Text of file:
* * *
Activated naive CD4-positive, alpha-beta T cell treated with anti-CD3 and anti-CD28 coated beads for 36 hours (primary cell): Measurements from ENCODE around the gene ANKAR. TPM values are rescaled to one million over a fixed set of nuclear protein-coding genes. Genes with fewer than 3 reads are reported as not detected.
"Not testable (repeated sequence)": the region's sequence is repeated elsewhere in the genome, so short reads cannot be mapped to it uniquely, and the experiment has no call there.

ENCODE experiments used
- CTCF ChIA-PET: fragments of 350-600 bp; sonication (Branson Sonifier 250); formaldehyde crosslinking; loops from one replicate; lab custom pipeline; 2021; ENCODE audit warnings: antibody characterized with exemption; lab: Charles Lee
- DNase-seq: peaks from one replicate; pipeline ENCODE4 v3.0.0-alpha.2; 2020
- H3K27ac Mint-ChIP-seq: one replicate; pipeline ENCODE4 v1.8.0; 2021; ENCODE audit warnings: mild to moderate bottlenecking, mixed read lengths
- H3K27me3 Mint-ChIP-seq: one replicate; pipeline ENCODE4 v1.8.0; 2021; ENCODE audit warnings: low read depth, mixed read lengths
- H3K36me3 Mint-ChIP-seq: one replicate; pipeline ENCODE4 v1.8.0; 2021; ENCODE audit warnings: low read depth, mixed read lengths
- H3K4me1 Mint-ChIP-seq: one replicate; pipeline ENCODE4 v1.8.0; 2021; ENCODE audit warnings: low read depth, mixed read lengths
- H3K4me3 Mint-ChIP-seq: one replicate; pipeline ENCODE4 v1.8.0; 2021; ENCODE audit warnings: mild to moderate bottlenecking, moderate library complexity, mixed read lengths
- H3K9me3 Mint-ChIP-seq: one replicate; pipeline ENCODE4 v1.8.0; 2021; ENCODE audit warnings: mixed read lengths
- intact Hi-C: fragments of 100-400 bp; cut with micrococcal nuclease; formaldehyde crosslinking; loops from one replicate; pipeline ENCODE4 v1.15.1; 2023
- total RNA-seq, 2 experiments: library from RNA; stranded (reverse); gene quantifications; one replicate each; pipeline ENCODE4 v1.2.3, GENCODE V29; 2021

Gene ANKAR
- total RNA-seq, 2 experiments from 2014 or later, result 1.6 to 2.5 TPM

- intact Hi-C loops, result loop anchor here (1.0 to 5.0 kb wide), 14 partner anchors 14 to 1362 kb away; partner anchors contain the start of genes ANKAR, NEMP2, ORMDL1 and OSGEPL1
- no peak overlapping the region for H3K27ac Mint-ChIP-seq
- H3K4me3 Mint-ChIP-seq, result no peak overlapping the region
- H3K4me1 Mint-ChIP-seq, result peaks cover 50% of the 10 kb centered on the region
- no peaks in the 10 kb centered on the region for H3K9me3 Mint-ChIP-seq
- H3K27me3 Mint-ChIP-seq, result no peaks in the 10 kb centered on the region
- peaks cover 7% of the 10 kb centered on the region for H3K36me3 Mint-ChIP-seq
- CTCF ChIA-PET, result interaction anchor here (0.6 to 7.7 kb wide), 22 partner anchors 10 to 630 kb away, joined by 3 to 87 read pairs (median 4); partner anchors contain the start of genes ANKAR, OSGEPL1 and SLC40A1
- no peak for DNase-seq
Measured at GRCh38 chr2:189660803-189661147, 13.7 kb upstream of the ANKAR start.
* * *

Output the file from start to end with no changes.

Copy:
Activated naive CD4-positive, alpha-beta T cell treated with anti-CD3 and anti-CD28 coated beads for 36 hours (primary cell): Measurements from ENCODE around the gene ANKAR. TPM values are rescaled to one million over a fixed set of nuclear protein-coding genes. Genes with fewer than 3 reads are reported as not detected.
"Not testable (repeated sequence)": the region's sequence is repeated elsewhere in the genome, so short reads cannot be mapped to it uniquely, and the experiment has no call there.

ENCODE experiments used
- CTCF ChIA-PET: fragments of 350-600 bp; sonication (Branson Sonifier 250); formaldehyde crosslinking; loops from one replicate; lab custom pipeline; 2021; ENCODE audit warnings: antibody characterized with exemption; lab: Charles Lee
- DNase-seq: peaks from one replicate; pipeline ENCODE4 v3.0.0-alpha.2; 2020
- H3K27ac Mint-ChIP-seq: one replicate; pipeline ENCODE4 v1.8.0; 2021; ENCODE audit warnings: mild to moderate bottlenecking, mixed read lengths
- H3K27me3 Mint-ChIP-seq: one replicate; pipeline ENCODE4 v1.8.0; 2021; ENCODE audit warnings: low read depth, mixed read lengths
- H3K36me3 Mint-ChIP-seq: one replicate; pipeline ENCODE4 v1.8.0; 2021; ENCODE audit warnings: low read depth, mixed read lengths
- H3K4me1 Mint-ChIP-seq: one replicate; pipeline ENCODE4 v1.8.0; 2021; ENCODE audit warnings: low read depth, mixed read lengths
- H3K4me3 Mint-ChIP-seq: one replicate; pipeline ENCODE4 v1.8.0; 2021; ENCODE audit warnings: mild to moderate bottlenecking, moderate library complexity, mixed read lengths
- H3K9me3 Mint-ChIP-seq: one replicate; pipeline ENCODE4 v1.8.0; 2021; ENCODE audit warnings: mixed read lengths
- intact Hi-C: fragments of 100-400 bp; cut with micrococcal nuclease; formaldehyde crosslinking; loops from one replicate; pipeline ENCODE4 v1.15.1; 2023
- total RNA-seq, 2 experiments: library from RNA; stranded (reverse); gene quantifications; one replicate each; pipeline ENCODE4 v1.2.3, GENCODE V29; 2021

Gene ANKAR
- total RNA-seq, 2 experiments from 2014 or later, result 1.6 to 2.5 TPM

- intact Hi-C loops, result loop anchor here (1.0 to 5.0 kb wide), 14 partner anchors 14 to 1362 kb away; partner anchors contain the start of genes ANKAR, NEMP2, ORMDL1 and OSGEPL1
- no peak overlapping the region for H3K27ac Mint-ChIP-seq
- H3K4me3 Mint-ChIP-seq, result no peak overlapping the region
- H3K4me1 Mint-ChIP-seq, result peaks cover 50% of the 10 kb centered on the region
- no peaks in the 10 kb centered on the region for H3K9me3 Mint-ChIP-seq
- H3K27me3 Mint-ChIP-seq, result no peaks in the 10 kb centered on the region
- peaks cover 7% of the 10 kb centered on the region for H3K36me3 Mint-ChIP-seq
- CTCF ChIA-PET, result interaction anchor here (0.6 to 7.7 kb wide), 22 partner anchors 10 to 630 kb away, joined by 3 to 87 read pairs (median 4); partner anchors contain the start of genes ANKAR, OSGEPL1 and SLC40A1
- no peak for DNase-seq
Measured at GRCh38 chr2:189660803-189661147, 13.7 kb upstream of the ANKAR start.